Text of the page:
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Flexible sigmoidoscopy enables the physician to look at the inside of the large intestine from the rectum through the last part of the colon, called the sigmoid or descending colon. Physicians may use the procedure to find the cause of diarrhea, abdominal pain or constipation. (Read about "Digestive System" "Diarrhea" "Constipation") They also use it to look for early signs of cancer in the descending colon and rectum. (Read about "Colorectal Cancer") With flexible sigmoidoscopy, the physician can see bleeding (Read about "Gastrointestinal Bleeding"), inflammation, abnormal growths and ulcers in the descending colon and rectum. The National Institute of Diabetes and Digestive and Kidney Diseases (NIDDK) says flexible sigmoidoscopy is not sufficient to detect polyps (Read about "Colon Polyps") or cancer in the ascending or transverse colon. They are the other two-thirds of the colon. For that, a colonoscopy is needed. (Read about "Colonoscopy")
The colon and rectum must be completely empty for flexible sigmoidoscopy to be thorough and safe, so the physician will probably tell you to drink only clear liquids for 12 to 24 hours beforehand. A clear liquid diet includes the following:
You may be instructed to take laxatives the day before the procedure. The night before or right before the procedure, you may also be given an enema. Your physician may give you other special instructions.
For the procedure, you will lie on your side on the examining table. The physician will insert a short, flexible, lighted tube into your rectum and slowly guide it into your colon. The tube is called a sigmoidoscope. The scope transmits an image of the inside of the rectum and colon, so the physician can carefully examine the lining of these organs. The scope also blows air into these organs, which inflates them and helps the physician see better.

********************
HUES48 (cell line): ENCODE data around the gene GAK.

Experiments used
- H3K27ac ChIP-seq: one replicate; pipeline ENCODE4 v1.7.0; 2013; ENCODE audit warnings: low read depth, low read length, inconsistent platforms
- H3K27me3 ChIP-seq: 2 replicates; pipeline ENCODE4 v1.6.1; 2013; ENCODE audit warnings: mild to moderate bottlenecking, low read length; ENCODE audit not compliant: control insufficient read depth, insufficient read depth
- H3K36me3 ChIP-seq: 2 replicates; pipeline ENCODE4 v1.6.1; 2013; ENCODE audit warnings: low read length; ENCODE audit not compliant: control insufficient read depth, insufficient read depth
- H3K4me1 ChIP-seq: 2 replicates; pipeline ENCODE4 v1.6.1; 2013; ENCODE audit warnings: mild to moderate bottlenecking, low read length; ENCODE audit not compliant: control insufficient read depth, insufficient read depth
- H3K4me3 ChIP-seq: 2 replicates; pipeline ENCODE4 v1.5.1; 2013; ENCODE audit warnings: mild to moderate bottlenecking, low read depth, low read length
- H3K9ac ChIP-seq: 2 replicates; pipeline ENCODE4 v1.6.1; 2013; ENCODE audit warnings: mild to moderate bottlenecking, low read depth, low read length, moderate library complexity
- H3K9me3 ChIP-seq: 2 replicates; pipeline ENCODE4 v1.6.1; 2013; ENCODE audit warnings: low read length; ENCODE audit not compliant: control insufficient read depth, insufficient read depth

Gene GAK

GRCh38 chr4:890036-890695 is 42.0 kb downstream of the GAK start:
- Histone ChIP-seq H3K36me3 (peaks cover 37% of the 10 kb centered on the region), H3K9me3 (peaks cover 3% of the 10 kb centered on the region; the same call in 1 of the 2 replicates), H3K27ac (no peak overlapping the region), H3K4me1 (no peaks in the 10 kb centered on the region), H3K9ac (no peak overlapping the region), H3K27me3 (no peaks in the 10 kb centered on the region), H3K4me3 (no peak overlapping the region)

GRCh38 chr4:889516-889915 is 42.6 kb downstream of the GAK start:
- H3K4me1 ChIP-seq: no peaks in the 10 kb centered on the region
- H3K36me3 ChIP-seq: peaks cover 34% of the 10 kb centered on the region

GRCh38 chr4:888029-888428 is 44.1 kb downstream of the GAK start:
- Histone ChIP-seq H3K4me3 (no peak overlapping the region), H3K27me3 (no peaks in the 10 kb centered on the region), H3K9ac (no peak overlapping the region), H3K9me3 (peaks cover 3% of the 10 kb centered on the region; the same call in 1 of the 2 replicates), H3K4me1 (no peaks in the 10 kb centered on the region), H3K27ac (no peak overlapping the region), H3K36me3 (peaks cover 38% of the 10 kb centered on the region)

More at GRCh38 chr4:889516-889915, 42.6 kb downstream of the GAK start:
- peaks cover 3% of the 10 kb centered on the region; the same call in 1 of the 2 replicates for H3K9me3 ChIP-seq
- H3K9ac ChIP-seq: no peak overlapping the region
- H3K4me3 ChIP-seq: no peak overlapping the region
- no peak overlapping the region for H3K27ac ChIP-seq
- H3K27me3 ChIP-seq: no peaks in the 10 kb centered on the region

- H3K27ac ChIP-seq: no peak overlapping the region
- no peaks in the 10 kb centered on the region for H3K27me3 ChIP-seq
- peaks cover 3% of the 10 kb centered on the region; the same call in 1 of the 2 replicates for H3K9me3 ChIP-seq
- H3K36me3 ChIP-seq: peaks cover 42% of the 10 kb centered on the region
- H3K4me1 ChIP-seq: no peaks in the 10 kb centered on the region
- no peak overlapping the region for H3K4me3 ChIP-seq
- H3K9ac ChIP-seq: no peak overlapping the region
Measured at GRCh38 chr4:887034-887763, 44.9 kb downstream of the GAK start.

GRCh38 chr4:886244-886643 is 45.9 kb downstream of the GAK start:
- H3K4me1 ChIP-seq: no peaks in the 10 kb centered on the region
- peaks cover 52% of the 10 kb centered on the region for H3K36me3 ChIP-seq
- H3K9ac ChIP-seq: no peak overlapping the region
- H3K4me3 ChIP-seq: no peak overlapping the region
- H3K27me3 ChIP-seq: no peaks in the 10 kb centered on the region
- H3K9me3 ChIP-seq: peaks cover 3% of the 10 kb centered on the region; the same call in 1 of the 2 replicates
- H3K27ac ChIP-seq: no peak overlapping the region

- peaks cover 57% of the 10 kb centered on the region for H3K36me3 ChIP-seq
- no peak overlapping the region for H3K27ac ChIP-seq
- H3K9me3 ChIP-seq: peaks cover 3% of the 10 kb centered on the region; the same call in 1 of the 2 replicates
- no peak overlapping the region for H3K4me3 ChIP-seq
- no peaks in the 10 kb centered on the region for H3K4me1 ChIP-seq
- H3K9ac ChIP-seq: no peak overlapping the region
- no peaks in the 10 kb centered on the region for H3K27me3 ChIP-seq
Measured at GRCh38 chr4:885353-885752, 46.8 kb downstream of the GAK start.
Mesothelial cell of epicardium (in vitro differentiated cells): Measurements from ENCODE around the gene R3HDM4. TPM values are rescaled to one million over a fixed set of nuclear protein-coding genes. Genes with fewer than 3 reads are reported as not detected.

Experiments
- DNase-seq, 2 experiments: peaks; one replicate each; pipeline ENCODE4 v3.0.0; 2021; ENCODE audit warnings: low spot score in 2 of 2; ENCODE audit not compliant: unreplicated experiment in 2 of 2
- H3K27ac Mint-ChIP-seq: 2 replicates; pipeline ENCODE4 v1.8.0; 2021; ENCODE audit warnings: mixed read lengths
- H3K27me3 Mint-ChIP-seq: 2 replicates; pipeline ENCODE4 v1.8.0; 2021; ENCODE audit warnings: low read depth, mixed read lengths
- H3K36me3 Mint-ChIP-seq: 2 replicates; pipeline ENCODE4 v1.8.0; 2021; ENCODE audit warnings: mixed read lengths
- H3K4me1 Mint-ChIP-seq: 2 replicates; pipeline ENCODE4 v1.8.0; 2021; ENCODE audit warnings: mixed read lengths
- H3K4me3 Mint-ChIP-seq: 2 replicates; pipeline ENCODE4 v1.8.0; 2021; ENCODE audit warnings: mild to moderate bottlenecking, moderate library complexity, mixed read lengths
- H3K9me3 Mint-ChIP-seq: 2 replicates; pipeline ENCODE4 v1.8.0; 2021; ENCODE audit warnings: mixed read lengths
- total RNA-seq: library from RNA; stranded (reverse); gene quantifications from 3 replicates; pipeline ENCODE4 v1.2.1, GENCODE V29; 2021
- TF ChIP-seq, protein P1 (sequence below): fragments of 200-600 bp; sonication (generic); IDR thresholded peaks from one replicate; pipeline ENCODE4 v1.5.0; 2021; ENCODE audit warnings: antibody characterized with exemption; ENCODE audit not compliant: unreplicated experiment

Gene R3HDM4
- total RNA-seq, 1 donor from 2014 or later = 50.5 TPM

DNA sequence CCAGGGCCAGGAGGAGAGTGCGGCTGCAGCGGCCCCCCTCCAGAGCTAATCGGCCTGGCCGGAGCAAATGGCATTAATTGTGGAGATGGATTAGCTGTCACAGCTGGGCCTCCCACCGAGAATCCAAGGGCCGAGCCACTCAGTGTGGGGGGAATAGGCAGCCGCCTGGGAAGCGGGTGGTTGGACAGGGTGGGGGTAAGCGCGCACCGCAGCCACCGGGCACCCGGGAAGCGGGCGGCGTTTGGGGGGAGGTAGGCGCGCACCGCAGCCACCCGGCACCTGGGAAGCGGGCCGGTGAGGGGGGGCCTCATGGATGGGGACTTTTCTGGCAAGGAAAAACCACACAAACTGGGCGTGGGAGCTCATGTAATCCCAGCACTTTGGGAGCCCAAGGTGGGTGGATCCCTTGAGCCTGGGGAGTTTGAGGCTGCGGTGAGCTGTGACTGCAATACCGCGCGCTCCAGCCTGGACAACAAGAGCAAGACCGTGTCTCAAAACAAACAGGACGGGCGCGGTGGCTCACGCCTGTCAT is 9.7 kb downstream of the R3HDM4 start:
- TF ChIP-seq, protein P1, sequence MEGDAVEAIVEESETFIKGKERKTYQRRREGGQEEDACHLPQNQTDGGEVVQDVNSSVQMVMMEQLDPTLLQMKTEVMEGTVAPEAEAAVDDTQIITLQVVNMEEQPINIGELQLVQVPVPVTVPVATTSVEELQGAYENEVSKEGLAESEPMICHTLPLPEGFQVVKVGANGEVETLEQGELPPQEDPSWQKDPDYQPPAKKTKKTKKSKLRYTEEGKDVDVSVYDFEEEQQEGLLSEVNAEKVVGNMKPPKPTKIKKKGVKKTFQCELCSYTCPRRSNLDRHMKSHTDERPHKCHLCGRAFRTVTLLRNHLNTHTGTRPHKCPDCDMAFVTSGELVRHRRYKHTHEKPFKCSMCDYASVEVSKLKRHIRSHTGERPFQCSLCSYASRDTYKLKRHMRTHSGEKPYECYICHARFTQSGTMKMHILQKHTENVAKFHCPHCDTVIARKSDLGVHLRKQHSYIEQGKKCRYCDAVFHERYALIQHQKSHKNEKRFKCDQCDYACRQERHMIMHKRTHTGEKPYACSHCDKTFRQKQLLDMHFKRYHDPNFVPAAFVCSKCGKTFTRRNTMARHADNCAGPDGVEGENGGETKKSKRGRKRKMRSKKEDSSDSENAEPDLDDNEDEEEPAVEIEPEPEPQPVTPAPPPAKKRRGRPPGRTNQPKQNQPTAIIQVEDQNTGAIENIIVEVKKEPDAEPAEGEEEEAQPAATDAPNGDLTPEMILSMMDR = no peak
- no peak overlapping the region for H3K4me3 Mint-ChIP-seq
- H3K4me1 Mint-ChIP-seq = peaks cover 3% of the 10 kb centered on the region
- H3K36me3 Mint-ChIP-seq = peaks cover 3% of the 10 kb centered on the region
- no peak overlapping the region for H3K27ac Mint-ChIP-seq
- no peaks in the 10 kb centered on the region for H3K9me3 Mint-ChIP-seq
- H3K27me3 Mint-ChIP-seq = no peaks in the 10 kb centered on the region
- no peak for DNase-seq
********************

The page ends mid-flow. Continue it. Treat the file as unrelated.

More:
If anything unusual is in your rectum or colon, like a polyp or inflamed tissue, the physician can remove a piece of it using instruments inserted into the scope. The physician will send that piece of tissue (biopsy) to the lab for testing. (Read about "Biopsy" "Laboratory Testing")
Bleeding and puncture of the colon are possible complications of sigmoidoscopy, according to NIDDK. However, such complications are uncommon.
Flexible sigmoidoscopy takes 10 to 20 minutes. During the procedure, you might feel pressure and slight cramping in your lower abdomen. You will feel better afterward when the air leaves your colon.
All Concept Communications material is provided for information only and is neither advice nor a substitute for proper medical care. Consult a qualified healthcare professional who understands your particular history for individual concerns.
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